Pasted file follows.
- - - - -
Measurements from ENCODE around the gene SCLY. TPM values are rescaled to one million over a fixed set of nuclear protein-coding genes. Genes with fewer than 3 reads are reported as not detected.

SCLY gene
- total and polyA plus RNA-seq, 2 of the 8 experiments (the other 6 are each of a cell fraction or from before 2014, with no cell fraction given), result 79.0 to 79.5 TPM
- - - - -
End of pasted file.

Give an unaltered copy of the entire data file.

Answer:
Measurements from ENCODE around the gene SCLY. TPM values are rescaled to one million over a fixed set of nuclear protein-coding genes. Genes with fewer than 3 reads are reported as not detected.

SCLY gene
- total and polyA plus RNA-seq, 2 of the 8 experiments (the other 6 are each of a cell fraction or from before 2014, with no cell fraction given), result 79.0 to 79.5 TPM